Water came to 4-5 blocks lakeside of St.Charles.
LITTLE EVIDENCE OF LOOTING: Saw a couple of looted shops on Magazine near the nursing home, but that's it. The door to Whole Foods Store was open and those night lights. Now, to be sure, in a total of about 12 hours in the city, 2 of them spent in my own buidling.
AREA I HAVE VISITED SO FAR: Quarter to Conti, to Bourbon, down Royal, Chartres from 400 block to 200 block; all over Warehouse District, a bit of the Convention Center, Poydras (major damage to those very old live oaks in median while most of the fronds were still on the new palms at Harrah's two blocks away) Not much damge to live oaks in Lafayette Park. Been down St.
Charles from Canal to Tulane. State, Webster, Eleonore, Coliseum form Napoleonville upriver for 6-7 blocks. Meandered through uptown, as downed trees, limbs, powerlines, etc. blocked many streets. All the way down Tchoupatoulis; Lower Garden District, Magazine, Camp. Went to Palmer as far lakeside of St. Charles as I could go.
What's remarkable is the lack of major damage to this area.
I know this contrasts with the misery and suffering elsewhere in the city, but the old historic New Orleans is in fine condition.
Pray for the thousands believed dead. Pray for the dead pets. Pray for most of the rest of the city, since most of it will have to be torn down. Be very grateful to the thousands of guardsmen and workers who have already started what is going to be a very rebuilding. Be grateful you have a bed and access to a computer to read this.
I also received this report from a relative who noticed a post on nola.com from a realtor who somehow convinced authorities to allow him in so he could retrieve important papers from his house:
After convincing guards at three different checkpoints that I had to make emergency entry/exit to the city, I gained access yesterday. Had to rescue inlaws pet and my computer. Generally, there is very little structural damage between St. Charles Ave, the river, Washington Ave, and S. Carrollton. Most damage limited to windows, doors and roofs. There was limited flooding in Touro area.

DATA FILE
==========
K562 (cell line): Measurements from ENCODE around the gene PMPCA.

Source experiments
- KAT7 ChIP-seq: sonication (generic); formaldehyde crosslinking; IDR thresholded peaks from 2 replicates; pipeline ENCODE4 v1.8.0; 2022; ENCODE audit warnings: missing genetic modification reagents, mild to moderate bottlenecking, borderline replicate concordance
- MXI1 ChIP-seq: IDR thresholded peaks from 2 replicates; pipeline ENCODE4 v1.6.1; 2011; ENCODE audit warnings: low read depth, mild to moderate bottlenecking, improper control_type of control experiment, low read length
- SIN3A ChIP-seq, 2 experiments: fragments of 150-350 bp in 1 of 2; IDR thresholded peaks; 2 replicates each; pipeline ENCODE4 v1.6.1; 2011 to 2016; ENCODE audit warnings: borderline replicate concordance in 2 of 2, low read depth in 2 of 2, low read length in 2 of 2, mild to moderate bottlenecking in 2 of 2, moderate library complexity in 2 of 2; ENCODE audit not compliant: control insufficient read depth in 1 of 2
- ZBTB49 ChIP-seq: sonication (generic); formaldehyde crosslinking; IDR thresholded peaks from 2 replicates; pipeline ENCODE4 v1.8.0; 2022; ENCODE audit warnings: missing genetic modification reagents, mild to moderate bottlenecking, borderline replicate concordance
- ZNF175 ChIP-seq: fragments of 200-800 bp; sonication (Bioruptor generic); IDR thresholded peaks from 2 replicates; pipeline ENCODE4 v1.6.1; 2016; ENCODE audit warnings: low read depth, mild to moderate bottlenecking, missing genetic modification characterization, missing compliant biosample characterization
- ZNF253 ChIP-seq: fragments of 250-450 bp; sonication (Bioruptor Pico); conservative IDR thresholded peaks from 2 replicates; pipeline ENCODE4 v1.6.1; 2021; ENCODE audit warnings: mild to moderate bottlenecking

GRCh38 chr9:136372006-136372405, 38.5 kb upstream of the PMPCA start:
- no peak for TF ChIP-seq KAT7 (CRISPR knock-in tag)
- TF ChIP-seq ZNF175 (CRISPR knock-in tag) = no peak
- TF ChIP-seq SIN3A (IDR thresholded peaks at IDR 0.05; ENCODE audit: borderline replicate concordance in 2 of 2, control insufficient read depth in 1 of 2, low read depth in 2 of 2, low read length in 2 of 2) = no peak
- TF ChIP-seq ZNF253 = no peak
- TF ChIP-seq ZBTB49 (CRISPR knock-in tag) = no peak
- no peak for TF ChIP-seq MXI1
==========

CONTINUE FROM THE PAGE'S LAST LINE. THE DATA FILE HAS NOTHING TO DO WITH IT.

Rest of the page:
BEWARE: If you gain entry, you have a high probability of getting a flat due to all of the roofing materials (i.e. nails) on the streets.
Sadly, there are many beutiful trees uprooted.
On a more positive note, I saw no houses that appeared to be looted...even those that had doors blown opoen or off. National Guard surrounded us when we drove up Sixth St to my house and left us alone when they saw me pull out my keys and unlock the door to the house.
Generally speaking, residents south of Freret St. have nothing to worry about other than minor, annoying damage
Good luck to you all.
C J Gordon, Realtor
I received some interesting emails over the past couple of days Keith Davis sent me the following note that says a lot about what conditions were (and are) like. Keith moved from the Upper Peninsula of MIchigan to Ponchatula, LA. Most of the people who received the email live there, thus the reference to the "UP" and his comments about the importance of ice. Here's his email:
Dear Friends, (Thursday, late August something, 05)
It is the littlest things which mean the most. During the past several days we have met some the the nicest people you can imagine, most of them stranded on the road, as we were, none of us knowing if we had homes to return to. We have learned now that many of our new friends are, indeed, homeless.
The gift of electricity from a neighboring camper is priceless. A fresh banana is a thing of beauty and truly, a gift from the heart. You know the half-filled bottles of water you may leave around, only to be thrown out later? Every drop is used here, and when we can find safe water, the hoarded empties are refilled.